However, the downside of the current environment is that the second wave of Covid-19 infections is impacting homebuyer demand, developers say.
This comes after the sector saw a strong rebound towards the end of last year as the spread of the virus eased and optimism improved on the economic outlook.
“At present, there is a lot of uncertainty in the market and that is rubbing off on the land prices as well,” says Aditya Kushwaha, chief executive and director at Axis Ecorp, a developer that specialises in building holiday homes in India. “As a result, some businesses are looking to exit at a reasonable margin. This is a trend that is being seen across the country as people have become a little cautious owing to the second wave.”
“[But] given the current climate and how things are shaping, we have been scouting for bargain deals in and around holiday destinations in North India.”
There are some areas in major cities where land prices have risen, experts say.
“While there have been some pockets where the land prices have come down and businesses are looking to make the most of it by bagging these bargain offers, things are not the same all across,” says Vinit Dungarwal, director at AMs Project Consultants. “Land prices have increased in some pockets with development potential.”
Despite the fact that developers are picking up cheaper land parcels, this may not necessarily translate into lower prices for homebuyers.
India's residential property market has already corrected and developers say they do not see much scope for prices to come down further despite the favourable land deals they are doing. This is partly because their costs, including labour and raw materials, are rising.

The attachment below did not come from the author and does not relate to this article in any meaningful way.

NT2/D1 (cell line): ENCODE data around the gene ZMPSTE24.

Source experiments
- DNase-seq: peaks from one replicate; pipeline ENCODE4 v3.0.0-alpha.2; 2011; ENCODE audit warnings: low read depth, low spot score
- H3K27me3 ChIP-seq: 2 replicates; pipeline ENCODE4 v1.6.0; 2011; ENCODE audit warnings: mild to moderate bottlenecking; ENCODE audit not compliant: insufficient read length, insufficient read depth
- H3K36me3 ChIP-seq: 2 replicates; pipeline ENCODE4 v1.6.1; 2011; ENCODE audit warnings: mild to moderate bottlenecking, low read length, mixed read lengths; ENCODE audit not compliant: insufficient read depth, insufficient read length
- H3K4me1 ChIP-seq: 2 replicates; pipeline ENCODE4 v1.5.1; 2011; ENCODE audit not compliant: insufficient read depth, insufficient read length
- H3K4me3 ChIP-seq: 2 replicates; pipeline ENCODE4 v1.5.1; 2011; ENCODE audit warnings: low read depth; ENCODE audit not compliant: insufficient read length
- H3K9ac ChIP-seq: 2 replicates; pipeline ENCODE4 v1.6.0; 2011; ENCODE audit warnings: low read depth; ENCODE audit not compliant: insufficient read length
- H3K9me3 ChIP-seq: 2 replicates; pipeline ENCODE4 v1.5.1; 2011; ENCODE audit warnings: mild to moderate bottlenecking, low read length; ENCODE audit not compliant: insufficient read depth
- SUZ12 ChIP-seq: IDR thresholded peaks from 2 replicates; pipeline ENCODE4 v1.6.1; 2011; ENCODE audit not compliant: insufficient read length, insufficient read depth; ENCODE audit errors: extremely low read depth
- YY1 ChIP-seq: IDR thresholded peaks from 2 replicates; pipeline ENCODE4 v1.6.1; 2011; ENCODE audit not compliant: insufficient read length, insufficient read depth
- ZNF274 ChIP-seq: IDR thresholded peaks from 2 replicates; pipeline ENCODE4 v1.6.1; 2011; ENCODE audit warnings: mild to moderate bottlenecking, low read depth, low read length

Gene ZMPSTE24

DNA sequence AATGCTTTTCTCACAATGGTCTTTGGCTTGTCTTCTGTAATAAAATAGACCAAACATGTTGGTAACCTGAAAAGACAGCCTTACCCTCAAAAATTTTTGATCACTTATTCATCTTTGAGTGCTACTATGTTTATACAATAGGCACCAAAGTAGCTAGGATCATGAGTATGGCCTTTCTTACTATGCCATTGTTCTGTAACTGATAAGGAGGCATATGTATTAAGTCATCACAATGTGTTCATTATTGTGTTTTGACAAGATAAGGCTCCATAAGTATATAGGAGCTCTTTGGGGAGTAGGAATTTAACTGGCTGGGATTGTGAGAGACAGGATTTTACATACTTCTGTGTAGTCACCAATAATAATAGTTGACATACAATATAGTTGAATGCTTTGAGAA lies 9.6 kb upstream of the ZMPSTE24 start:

Mr Khetan remains optimistic about the outlook for demand for homes in India. He is expecting to see a spike in purchases following the second wave, as the work from home trend and the pandemic have prompted many people to prioritise home ownership.
He is also noticing a pick-up in interest from non-resident Indians who are returning home or want to have a house close to their family.
As a developer, “the market has not been good” for the past decade or so, Mr Khetan says.
But changes in market dynamics have aligned to create an opportunity for Sunteck to capitalise on, and the company does not want to miss out.
“We want to take this opportunity and grow our company the way we did, in fact, during the Lehman [2008 global financial] crisis,” Mr Khetan says.